As we stated in our previous articles, Lego’s Mindstorms NXT is one of our favorite development platforms, providing enough processing power for most projects, together with ease of use beneficial for focusing on concepts and less on prototyping issues. A vast amount of resources is readily available online as well as in printed form, and a variety of programming environments, available for both Windows and Mac, can be used to develop pretty complex robots based on this. Developer kits for software, hardware, bluetooth and mobile applications are available at the Mindstorms support site, and even an open source firmware package is available, allowing for customization starting from the lowest hardware abstraction layer. Additional accessories, sensors and controllers are also available expanding even further the versatility of this platform. In this article we will focus on setting up the work environment based on the 8527 or Mindstorms NXT 1.0 kit.
First of all we need to say a few words about the different versions of the Mindstorms NXT kits. The first version was released in 2006, as a direct replacement for the Lego Mindstorms platform featuring the RCX (Robotic Command eXplorer) brick, released in 1998, the “NXT” particle in its name denoting it as the “next” generation of robotic development platform.
The Mindstorms NXT platform comes in three flavors, all based on the 9841 NXT Intelligent Brick, which is the same for all kits, the only difference being the firmware version at the time of release of each kit, however NXT bricks from all three versions can be updated to the latest firmware, but we will discuss about this later in the article. The three kits are the 8527 – or Mindstorms NXT 1.0, now discontinued, the 8547 – Mindstorms NXT 2.0, released in 2009, and the 9797 – Mindstorms NXT Education Base Set.
The electric and electronic parts lineup is almost identical for the three kits, all of them containing the before mentioned NXT Brick, 3 servomotors, 1 ultrasonic distance sensor and 7 I/O cables. The 8527 kit contains one touch sensor and one microphone sound sensor, while 8547 kit contains a secondary touch sensor replacing the microphone. The light sensor in the 8527 kit is revised in the 8547 kit which contains instead a much more versatile RGB sensor. The 9797 kit also has 3 9V lights, conversion cables for connecting lights or RCX hardware to the NXT, a rechargeable battery and a charger.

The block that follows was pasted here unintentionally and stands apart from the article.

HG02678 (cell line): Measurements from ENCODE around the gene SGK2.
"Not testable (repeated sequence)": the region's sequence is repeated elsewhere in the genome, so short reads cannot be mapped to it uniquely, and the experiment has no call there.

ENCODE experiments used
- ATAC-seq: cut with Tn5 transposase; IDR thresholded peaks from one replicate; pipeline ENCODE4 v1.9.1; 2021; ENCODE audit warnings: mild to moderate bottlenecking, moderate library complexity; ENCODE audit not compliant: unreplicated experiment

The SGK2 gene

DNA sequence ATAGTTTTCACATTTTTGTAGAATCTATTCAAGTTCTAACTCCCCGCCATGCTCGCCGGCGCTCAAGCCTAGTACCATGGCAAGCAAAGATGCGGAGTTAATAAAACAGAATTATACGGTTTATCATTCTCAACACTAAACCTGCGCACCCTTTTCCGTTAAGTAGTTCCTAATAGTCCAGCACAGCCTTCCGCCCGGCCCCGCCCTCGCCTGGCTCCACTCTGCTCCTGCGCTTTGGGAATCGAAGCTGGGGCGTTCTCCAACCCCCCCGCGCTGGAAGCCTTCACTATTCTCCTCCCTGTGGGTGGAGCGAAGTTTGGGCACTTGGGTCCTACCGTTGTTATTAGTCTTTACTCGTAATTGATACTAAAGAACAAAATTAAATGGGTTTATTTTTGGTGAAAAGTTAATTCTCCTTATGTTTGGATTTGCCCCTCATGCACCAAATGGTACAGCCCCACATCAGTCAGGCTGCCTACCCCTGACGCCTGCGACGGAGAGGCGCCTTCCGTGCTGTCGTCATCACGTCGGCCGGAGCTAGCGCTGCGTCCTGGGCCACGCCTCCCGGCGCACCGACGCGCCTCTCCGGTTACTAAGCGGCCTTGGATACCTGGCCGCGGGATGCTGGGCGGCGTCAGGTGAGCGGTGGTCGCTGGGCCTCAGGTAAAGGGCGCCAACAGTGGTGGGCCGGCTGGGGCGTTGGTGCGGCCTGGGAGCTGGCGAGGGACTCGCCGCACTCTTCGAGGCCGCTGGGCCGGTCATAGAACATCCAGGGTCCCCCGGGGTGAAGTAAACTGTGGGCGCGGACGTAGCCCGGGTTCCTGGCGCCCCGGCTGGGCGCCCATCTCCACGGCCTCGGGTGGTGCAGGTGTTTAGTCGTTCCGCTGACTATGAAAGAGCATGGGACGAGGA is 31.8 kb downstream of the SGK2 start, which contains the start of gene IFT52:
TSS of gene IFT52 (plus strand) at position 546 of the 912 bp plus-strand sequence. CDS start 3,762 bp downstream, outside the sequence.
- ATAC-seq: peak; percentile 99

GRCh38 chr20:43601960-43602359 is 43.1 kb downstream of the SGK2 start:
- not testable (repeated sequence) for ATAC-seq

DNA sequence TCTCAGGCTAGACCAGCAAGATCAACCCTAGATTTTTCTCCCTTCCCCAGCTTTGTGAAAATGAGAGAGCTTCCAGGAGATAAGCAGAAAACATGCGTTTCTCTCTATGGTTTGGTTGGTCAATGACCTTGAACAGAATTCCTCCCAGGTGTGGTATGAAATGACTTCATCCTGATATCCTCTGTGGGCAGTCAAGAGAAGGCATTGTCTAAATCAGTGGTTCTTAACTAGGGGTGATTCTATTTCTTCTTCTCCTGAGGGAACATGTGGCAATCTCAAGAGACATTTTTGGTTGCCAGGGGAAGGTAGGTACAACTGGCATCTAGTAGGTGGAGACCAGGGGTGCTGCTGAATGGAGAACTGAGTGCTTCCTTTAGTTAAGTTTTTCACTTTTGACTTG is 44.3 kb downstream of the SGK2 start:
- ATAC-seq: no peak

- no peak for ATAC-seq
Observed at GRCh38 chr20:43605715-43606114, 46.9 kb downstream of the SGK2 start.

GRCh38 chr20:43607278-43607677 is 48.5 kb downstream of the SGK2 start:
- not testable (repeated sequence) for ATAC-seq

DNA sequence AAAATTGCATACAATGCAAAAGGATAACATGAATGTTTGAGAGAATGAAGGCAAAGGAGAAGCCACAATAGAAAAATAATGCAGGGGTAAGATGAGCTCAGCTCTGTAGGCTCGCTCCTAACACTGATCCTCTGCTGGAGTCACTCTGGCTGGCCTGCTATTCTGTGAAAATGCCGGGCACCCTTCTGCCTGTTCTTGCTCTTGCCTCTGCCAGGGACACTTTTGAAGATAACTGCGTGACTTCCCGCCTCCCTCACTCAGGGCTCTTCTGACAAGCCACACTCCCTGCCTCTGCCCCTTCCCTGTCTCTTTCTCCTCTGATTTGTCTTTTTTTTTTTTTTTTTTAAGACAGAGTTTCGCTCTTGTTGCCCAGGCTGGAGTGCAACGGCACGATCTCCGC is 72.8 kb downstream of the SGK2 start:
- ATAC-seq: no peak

The plastic parts number and type is different in all three sets, hence the types of robots that can be built, but NXT Resource sets containing more plastic parts are available, the discontinued 9648 and the current 9695.
The graphical programming software version bundled is slightly different between 8527 and 8547, the 8547 comes with the NXT Mindstorms 2.0 software, which has several bug fixes to run more smoothly and a few nice features have been added. Since the NXT bricks are identical, the 2.0 software can be used with any kit with no issues. The software is available for download on the Mindstorms website here.
We will now take a look at the hardware provided with the Mindstorms NXT kit in order to better understand our system.
NXT Intelligent Brick
The NXT Brick is the core of the system, holding processing, I/O, power and communications hardware. What we can find comprised in the unit:
- 32-bit ARM7 microcontroller manufactured by Atmel as the CPU with 256 kB of flash memory and 64 kB of RAM;
- 8-bit Atmel AVR chip for data management with 4 kB of flash and 512 Byte RAM;
- Bluetooth 2.0 wireless interface;
- USB 1.0 interface;
- I2C interface for communicating with I/O devices;
- Integrated dot-matrix LCD display with 100×64 resolution;
- Integrated speaker with 8 kHz sound quality over an 8 bit resolution;
- 4 input and 3 output ports for 6 wire cables;
- Housing for 6 AA batteries power source, alkaline or rechargeable.
The I/O ports on the unit have predefined purposes and it is better to use them with their predefined designations when using graphical programming environments. The input ports are labeled from 1 to 4, output ports from A to C and are assigned in the following fashion:
- Port 1 – touch sensor;
- Port 2 – microphone;
- Port 3 – light sensor;
- Port 4 – ultrasonic sensor;
- Port A – various functions servo;
- Port B – left motion servo;
- Port C – right motion servo.
All connected devices can be tested using the pre-programmed routines found under the “Try Me” option on your NXT and simple programming can be done when accesing the “NXT Program” option found in the main menu.